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The Wolfram '.wdx' format was made for this. It maintains wolfram code in a file, but only code, unlike a notebook. Read up here for more info. The first two lines stay the same, then you would export the data as so: Export["smokers.wdx", table]; This creates a file in MyDocuments (if in windows, otherwise the folder above where your notebooks are ...


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Off Topic, but to show another approach on showing the concentration of events using Histogram3D, which can convey the concentration of events a wee bit better. asamjson = Import["http://msi.nga.mil/MSI_JWS/ASAM_JSON/getJSON?typename=\ DateRange_AllRefNumbers&fromDate=19900101&toDate=20140801", "JSON"]; Needs["GeneralUtilities`"] asamdataset = ...


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You can also exploit the GeoGraphics in version 10. Using some of your variables (noting there seems to be an issue with plotting more than 4000 points or generating density histogrm with more points...that I do not fully understand): Getting a feel: GeoGraphics[{Red, PointSize[0.005], Point[(Normal@piracyLocations)[[1 ;; 4000]]]}] Now generating ...


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You have mixed up latitudes and longitudes. So first of all change ToExpression@{#["lat"], #["lng"] } into ToExpression@{#["lng"], #["lat"] }. The second problem you have is that when you combine graphics with Show all the common options are taken to be that of the first graphics which in your case is the histogram, but what you really want is the aspect ...


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I'm definitely not proud of this, but here's a brute force method that is pretty accurate. First let's define some functions, cheating and using the built in GeoDistance function. We'll also try to minimize the error between the distances we're using as inputs and the distances we're calculating based on our guess {latitude, longitude}: geodist[pos1 : ...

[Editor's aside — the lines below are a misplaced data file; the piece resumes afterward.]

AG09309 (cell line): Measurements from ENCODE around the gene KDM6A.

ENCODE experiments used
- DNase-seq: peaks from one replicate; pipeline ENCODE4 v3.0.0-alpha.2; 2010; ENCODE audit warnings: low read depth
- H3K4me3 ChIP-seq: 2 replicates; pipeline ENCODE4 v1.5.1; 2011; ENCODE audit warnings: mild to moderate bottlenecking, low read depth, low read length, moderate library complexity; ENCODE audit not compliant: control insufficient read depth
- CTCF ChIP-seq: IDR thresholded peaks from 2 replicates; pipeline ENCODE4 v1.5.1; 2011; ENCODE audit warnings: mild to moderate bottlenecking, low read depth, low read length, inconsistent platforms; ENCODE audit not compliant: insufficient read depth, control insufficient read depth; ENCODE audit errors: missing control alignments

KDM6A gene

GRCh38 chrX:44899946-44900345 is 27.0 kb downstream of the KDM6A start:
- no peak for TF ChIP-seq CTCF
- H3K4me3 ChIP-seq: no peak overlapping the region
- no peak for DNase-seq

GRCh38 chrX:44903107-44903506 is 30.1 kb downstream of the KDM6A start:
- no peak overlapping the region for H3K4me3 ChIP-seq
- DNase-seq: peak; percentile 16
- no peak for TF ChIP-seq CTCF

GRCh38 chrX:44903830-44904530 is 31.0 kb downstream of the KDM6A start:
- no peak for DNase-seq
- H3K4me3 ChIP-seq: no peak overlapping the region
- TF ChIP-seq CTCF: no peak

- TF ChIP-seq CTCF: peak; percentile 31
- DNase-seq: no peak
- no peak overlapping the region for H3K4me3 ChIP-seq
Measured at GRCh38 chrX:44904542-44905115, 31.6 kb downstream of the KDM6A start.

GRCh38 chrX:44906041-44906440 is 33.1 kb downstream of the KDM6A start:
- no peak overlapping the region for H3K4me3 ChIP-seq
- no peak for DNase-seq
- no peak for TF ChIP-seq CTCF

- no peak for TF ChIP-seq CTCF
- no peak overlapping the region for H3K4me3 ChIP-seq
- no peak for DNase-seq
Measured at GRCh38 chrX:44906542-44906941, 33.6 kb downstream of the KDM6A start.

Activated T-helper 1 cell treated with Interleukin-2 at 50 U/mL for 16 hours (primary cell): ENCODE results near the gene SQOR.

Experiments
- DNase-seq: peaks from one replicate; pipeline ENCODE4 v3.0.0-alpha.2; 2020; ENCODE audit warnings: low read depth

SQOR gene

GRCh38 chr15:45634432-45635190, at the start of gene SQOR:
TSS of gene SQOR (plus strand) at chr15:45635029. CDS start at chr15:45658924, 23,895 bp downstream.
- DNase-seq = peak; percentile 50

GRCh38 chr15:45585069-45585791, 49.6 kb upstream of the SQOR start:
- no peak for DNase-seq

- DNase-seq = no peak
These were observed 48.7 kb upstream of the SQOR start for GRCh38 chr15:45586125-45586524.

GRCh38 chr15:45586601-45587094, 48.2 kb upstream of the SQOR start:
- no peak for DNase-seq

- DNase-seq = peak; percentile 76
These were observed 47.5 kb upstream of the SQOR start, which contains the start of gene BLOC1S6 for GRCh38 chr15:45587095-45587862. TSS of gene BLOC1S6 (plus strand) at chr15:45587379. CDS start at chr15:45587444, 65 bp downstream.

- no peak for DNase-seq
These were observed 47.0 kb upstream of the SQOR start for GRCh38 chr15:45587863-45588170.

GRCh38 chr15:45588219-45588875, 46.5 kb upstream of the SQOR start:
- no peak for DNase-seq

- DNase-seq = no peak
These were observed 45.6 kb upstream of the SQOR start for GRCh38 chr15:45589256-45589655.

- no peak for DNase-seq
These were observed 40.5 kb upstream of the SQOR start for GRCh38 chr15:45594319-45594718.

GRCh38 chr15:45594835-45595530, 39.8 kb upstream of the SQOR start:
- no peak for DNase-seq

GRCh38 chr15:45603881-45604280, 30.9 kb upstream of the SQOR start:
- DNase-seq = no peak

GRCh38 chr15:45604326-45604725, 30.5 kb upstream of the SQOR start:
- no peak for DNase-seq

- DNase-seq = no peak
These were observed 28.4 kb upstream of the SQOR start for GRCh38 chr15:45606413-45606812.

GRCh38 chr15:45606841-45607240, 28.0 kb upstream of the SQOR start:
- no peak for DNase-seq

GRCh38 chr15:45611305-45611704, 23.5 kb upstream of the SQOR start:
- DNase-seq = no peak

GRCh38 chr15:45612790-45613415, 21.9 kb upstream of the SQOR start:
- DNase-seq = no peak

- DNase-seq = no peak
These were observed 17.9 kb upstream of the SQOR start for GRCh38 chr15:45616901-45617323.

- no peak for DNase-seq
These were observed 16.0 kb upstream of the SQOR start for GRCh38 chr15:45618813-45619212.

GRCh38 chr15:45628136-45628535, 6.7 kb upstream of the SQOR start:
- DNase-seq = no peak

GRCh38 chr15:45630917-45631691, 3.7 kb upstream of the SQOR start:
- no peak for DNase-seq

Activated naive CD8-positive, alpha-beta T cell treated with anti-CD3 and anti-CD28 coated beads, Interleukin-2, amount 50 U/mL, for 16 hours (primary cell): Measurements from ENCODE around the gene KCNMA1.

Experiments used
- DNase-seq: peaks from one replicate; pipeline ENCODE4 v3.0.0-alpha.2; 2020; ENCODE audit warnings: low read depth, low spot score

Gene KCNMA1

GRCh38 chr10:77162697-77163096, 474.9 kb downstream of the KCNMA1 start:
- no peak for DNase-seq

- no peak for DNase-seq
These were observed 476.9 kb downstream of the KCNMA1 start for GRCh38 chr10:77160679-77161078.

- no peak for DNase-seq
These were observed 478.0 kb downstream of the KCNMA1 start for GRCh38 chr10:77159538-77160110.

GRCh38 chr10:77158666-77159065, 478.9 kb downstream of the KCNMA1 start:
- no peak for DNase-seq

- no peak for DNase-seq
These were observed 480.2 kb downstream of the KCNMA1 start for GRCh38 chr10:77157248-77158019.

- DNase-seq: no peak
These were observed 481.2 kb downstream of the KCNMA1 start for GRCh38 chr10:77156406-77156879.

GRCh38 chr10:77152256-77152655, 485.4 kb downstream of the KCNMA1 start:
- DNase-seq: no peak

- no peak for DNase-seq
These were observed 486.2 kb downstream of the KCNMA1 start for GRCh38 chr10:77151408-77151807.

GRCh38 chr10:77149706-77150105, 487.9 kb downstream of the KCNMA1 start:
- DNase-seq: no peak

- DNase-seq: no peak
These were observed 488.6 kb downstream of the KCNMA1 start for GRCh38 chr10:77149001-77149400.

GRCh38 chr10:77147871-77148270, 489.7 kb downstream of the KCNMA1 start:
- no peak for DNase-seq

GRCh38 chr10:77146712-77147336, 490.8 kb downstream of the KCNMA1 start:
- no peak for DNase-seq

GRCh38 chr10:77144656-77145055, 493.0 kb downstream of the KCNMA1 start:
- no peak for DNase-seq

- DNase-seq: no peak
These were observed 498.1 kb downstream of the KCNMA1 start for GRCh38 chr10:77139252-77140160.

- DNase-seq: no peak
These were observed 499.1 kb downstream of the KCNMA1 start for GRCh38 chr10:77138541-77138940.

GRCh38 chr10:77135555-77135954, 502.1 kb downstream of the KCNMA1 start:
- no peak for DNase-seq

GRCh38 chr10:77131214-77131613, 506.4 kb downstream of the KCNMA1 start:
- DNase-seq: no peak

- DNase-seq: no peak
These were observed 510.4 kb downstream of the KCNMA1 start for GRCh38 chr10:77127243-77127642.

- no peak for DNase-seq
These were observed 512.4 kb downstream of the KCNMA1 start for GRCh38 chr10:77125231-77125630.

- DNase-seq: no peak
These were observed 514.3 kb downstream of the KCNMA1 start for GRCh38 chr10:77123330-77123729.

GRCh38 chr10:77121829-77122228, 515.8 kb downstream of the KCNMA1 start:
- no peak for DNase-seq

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The problem seems to be related to mixing geopositions and raw long/lat pairs. pos is expressed as a GeoPosition and the polygon is expressed as raw pairs. The graphics are better behaved if all coordinates are expessed in the same fashion. Option one: use geopositions throughout Change the assignment to {a, b, d, c} from this: {a, b, d, c} = ...


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Mathematica 10 introduced new ways to highlight countries on the world map. Examples follow below. There are lots of more examples in the documentation which showcase alternative stylings. myCountries = Map[ Entity["Country", #] &, {"Germany", "Hungary", "Mexico", "Austria", "Turkey", "SouthKorea", "China"} ]; GeoListPlot[myCountries, ...


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Using the new geographic tools in Mathematica 10: GeoGraphics[ GeoCircle[ GeoPosition[Entity["City", {"Gheorgheni", "Harghita", "Romania"}] ], Quantity[4000, "km"] ], GeoBackground -> "StreetMap", (* To get country labels *) ImageSize -> 800 ] WRI posted another example on Twitter. There is another tool called GeoIdentify that ...



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